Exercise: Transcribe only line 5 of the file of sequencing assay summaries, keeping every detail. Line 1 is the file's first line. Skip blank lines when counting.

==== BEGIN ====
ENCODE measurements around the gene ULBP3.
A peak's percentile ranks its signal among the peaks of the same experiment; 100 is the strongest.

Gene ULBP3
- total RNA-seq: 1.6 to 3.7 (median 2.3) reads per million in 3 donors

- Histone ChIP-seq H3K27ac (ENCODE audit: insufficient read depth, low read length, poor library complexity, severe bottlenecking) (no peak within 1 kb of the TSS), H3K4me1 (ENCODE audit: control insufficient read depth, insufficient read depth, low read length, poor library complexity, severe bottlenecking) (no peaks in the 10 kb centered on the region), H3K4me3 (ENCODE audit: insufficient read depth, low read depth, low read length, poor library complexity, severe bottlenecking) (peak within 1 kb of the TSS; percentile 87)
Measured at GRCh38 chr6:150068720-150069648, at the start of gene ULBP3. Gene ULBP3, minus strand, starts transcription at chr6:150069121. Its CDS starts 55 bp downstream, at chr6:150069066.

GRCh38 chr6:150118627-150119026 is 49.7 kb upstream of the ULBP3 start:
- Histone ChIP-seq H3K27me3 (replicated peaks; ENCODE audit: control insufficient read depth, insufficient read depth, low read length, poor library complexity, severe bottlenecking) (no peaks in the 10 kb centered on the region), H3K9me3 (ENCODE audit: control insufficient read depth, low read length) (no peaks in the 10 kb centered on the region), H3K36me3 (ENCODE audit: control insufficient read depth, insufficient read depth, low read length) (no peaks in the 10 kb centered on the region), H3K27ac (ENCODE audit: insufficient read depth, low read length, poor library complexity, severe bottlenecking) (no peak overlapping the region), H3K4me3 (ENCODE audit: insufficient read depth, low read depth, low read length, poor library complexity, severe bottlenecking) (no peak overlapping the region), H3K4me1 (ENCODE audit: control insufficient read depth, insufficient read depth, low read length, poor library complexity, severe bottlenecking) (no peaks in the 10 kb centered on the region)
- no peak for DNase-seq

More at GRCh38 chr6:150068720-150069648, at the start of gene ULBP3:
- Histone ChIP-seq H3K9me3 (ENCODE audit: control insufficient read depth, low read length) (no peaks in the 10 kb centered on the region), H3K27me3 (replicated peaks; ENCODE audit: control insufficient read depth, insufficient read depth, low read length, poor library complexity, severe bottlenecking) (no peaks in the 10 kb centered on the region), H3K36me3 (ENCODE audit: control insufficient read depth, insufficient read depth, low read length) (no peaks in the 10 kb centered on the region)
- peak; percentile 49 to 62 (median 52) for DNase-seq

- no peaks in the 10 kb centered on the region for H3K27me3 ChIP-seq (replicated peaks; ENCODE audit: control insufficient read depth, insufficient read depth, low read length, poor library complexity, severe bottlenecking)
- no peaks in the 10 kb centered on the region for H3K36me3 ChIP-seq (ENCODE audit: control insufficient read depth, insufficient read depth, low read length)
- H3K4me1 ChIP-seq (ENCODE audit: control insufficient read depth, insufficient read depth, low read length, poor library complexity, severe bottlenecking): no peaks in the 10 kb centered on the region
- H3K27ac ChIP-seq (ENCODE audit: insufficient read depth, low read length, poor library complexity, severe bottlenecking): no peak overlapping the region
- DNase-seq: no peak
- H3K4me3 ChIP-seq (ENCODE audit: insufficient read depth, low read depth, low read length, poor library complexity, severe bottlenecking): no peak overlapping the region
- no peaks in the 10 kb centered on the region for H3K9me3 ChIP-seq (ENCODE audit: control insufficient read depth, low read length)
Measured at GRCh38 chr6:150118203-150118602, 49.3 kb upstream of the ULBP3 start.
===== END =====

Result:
- Histone ChIP-seq H3K27ac (ENCODE audit: insufficient read depth, low read length, poor library complexity, severe bottlenecking) (no peak within 1 kb of the TSS), H3K4me1 (ENCODE audit: control insufficient read depth, insufficient read depth, low read length, poor library complexity, severe bottlenecking) (no peaks in the 10 kb centered on the region), H3K4me3 (ENCODE audit: insufficient read depth, low read depth, low read length, poor library complexity, severe bottlenecking) (peak within 1 kb of the TSS; percentile 87)